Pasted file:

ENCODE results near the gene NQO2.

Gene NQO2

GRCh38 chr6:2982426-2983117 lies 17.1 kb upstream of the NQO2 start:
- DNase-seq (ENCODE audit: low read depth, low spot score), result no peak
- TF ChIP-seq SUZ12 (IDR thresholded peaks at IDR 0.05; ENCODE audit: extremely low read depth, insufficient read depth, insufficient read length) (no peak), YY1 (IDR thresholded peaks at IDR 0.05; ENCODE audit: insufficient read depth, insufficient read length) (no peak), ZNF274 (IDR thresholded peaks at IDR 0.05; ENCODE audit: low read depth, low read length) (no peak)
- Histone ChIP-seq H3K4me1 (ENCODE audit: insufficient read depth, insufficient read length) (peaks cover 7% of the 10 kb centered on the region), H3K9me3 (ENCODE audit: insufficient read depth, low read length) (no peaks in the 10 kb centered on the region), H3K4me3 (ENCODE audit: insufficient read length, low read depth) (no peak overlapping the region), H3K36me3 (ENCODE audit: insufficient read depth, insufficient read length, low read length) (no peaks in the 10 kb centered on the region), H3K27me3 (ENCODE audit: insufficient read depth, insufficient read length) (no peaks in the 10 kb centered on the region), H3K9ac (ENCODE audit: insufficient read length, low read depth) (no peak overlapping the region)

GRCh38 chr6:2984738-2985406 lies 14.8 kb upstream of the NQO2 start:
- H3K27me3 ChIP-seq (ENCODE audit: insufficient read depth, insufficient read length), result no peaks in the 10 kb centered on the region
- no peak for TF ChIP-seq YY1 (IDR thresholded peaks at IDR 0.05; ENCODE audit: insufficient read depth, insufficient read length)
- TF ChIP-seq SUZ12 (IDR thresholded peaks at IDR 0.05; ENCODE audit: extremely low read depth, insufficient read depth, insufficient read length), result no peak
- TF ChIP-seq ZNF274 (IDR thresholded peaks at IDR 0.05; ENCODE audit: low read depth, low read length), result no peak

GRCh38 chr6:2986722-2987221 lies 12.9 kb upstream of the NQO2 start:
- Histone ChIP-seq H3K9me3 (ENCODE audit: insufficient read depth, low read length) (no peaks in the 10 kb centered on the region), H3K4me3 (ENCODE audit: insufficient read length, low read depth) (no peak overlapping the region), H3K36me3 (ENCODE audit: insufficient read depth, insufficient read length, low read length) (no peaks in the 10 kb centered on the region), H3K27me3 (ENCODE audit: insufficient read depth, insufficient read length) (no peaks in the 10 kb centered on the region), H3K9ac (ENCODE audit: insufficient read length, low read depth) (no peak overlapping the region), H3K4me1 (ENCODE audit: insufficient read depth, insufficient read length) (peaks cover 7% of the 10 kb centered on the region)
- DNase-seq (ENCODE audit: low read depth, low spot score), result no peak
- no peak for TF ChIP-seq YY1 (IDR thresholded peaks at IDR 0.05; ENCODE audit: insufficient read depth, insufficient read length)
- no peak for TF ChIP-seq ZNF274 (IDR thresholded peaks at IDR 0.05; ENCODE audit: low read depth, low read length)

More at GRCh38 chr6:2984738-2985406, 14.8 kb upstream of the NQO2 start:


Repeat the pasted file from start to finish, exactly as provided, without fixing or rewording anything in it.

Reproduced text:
ENCODE results near the gene NQO2.

Gene NQO2

GRCh38 chr6:2982426-2983117 lies 17.1 kb upstream of the NQO2 start:
- DNase-seq (ENCODE audit: low read depth, low spot score), result no peak
- TF ChIP-seq SUZ12 (IDR thresholded peaks at IDR 0.05; ENCODE audit: extremely low read depth, insufficient read depth, insufficient read length) (no peak), YY1 (IDR thresholded peaks at IDR 0.05; ENCODE audit: insufficient read depth, insufficient read length) (no peak), ZNF274 (IDR thresholded peaks at IDR 0.05; ENCODE audit: low read depth, low read length) (no peak)
- Histone ChIP-seq H3K4me1 (ENCODE audit: insufficient read depth, insufficient read length) (peaks cover 7% of the 10 kb centered on the region), H3K9me3 (ENCODE audit: insufficient read depth, low read length) (no peaks in the 10 kb centered on the region), H3K4me3 (ENCODE audit: insufficient read length, low read depth) (no peak overlapping the region), H3K36me3 (ENCODE audit: insufficient read depth, insufficient read length, low read length) (no peaks in the 10 kb centered on the region), H3K27me3 (ENCODE audit: insufficient read depth, insufficient read length) (no peaks in the 10 kb centered on the region), H3K9ac (ENCODE audit: insufficient read length, low read depth) (no peak overlapping the region)

GRCh38 chr6:2984738-2985406 lies 14.8 kb upstream of the NQO2 start:
- H3K27me3 ChIP-seq (ENCODE audit: insufficient read depth, insufficient read length), result no peaks in the 10 kb centered on the region
- no peak for TF ChIP-seq YY1 (IDR thresholded peaks at IDR 0.05; ENCODE audit: insufficient read depth, insufficient read length)
- TF ChIP-seq SUZ12 (IDR thresholded peaks at IDR 0.05; ENCODE audit: extremely low read depth, insufficient read depth, insufficient read length), result no peak
- TF ChIP-seq ZNF274 (IDR thresholded peaks at IDR 0.05; ENCODE audit: low read depth, low read length), result no peak

GRCh38 chr6:2986722-2987221 lies 12.9 kb upstream of the NQO2 start:
- Histone ChIP-seq H3K9me3 (ENCODE audit: insufficient read depth, low read length) (no peaks in the 10 kb centered on the region), H3K4me3 (ENCODE audit: insufficient read length, low read depth) (no peak overlapping the region), H3K36me3 (ENCODE audit: insufficient read depth, insufficient read length, low read length) (no peaks in the 10 kb centered on the region), H3K27me3 (ENCODE audit: insufficient read depth, insufficient read length) (no peaks in the 10 kb centered on the region), H3K9ac (ENCODE audit: insufficient read length, low read depth) (no peak overlapping the region), H3K4me1 (ENCODE audit: insufficient read depth, insufficient read length) (peaks cover 7% of the 10 kb centered on the region)
- DNase-seq (ENCODE audit: low read depth, low spot score), result no peak
- no peak for TF ChIP-seq YY1 (IDR thresholded peaks at IDR 0.05; ENCODE audit: insufficient read depth, insufficient read length)
- no peak for TF ChIP-seq ZNF274 (IDR thresholded peaks at IDR 0.05; ENCODE audit: low read depth, low read length)

More at GRCh38 chr6:2984738-2985406, 14.8 kb upstream of the NQO2 start: